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Rebalancing the Northern Ireland economy Eamonn Donaghy Head of Tax KPMG in Belfast.

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Presentation on theme: "Rebalancing the Northern Ireland economy Eamonn Donaghy Head of Tax KPMG in Belfast."— Presentation transcript:

1 Rebalancing the Northern Ireland economy Eamonn Donaghy Head of Tax KPMG in Belfast

2 © 2011 KPMG, an Irish partnership and a member firm of the KPMG network of independent member firms affiliated with KPMG International Cooperative (“KPMG International”), a Swiss entity. All rights reserved. Printed in Ireland. 1 Reasons to invest in Northern Ireland Educated workforce Competitive operating costs Advanced telecommunications infrastructure Sectoral/cluster strengths Excellent university/business linkages Access to key markets Good track record for foreign direct investment English speaking Good time zone for East and West

3 So why has the Northern Ireland economy consistently failed to deliver the type of economic growth that has occurred in the Republic of Ireland?

4 © 2011 KPMG, an Irish partnership and a member firm of the KPMG network of independent member firms affiliated with KPMG International Cooperative (“KPMG International”), a Swiss entity. All rights reserved. Printed in Ireland. 3 Why does the Northern Ireland economy not grow? Northern Ireland is too reliant on the public sector and has too small a private sector Current economic policies are struggling to grow the private sector Economic growth is needed and new economic levers are required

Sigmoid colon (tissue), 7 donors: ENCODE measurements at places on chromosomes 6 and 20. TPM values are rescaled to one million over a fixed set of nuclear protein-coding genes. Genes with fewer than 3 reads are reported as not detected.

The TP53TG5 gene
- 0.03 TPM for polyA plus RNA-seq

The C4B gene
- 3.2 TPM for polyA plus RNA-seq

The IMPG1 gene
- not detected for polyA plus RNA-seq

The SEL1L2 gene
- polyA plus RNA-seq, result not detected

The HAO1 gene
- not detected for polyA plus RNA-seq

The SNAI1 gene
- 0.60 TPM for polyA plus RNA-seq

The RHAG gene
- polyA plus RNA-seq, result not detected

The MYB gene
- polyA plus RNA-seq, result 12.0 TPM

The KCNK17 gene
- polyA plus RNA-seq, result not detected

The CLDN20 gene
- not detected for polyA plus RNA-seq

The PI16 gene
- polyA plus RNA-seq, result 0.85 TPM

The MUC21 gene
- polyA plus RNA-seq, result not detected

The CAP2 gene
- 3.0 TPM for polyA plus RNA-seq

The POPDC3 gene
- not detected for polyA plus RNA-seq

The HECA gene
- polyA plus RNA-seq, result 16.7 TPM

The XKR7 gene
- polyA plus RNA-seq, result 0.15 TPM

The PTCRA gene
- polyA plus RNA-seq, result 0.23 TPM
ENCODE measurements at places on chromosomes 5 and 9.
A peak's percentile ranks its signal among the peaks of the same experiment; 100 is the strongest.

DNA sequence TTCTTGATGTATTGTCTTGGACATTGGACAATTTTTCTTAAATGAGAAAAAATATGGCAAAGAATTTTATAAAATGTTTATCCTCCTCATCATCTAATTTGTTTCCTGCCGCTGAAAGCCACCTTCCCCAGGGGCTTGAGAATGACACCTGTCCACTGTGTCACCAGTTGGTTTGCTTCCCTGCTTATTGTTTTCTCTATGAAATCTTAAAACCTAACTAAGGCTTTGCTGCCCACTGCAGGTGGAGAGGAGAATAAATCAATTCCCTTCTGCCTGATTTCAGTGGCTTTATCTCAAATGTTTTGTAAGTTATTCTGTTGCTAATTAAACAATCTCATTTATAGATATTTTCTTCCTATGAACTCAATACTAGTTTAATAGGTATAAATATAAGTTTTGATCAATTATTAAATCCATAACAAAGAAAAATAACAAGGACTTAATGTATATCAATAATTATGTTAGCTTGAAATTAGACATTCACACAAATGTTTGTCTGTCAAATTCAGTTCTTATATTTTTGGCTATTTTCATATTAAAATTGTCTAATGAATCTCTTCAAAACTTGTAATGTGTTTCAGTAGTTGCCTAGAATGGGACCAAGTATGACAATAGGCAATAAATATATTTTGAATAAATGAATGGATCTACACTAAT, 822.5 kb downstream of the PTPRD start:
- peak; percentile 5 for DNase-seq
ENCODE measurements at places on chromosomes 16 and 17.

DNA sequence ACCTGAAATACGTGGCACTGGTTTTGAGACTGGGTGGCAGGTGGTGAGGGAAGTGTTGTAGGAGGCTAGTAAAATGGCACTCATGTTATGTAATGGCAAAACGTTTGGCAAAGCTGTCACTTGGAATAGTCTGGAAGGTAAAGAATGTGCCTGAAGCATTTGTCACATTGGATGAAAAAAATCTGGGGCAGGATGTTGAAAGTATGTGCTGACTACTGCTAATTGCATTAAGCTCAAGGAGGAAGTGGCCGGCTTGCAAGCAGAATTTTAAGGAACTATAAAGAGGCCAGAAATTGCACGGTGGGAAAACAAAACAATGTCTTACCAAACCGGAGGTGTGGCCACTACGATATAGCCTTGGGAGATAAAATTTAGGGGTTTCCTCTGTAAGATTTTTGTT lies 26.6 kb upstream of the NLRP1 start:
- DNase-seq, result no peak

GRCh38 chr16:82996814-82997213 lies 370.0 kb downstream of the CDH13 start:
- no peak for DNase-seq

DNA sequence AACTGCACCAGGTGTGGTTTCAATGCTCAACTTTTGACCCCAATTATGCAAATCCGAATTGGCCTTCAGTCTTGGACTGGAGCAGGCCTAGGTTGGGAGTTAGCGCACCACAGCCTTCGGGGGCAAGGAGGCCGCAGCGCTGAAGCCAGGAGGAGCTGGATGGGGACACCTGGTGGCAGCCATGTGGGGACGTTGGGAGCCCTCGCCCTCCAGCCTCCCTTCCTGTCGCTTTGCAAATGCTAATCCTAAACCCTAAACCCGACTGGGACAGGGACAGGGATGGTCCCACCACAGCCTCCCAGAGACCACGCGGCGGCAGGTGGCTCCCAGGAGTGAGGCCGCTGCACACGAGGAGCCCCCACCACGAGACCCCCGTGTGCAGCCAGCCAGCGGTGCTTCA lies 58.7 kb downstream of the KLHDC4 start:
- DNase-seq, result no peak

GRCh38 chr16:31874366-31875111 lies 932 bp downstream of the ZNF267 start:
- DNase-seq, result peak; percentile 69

5 © 2011 KPMG, an Irish partnership and a member firm of the KPMG network of independent member firms affiliated with KPMG International Cooperative (“KPMG International”), a Swiss entity. All rights reserved. Printed in Ireland. 4 Not a silver bullet but a key ingredient to making Northern Ireland a more competitive place to do business Background to the consultation document Reducing corporation tax rates to 12.5% will cause a shift change Previous UK administrations have refused to consider a separate Northern Ireland corporation tax rate The current UK Government is actively consulting on this issue All the Northern Ireland political parties support the devolution of corporation tax varying powers Backing of the business community in Northern Ireland – The Grow NI campaign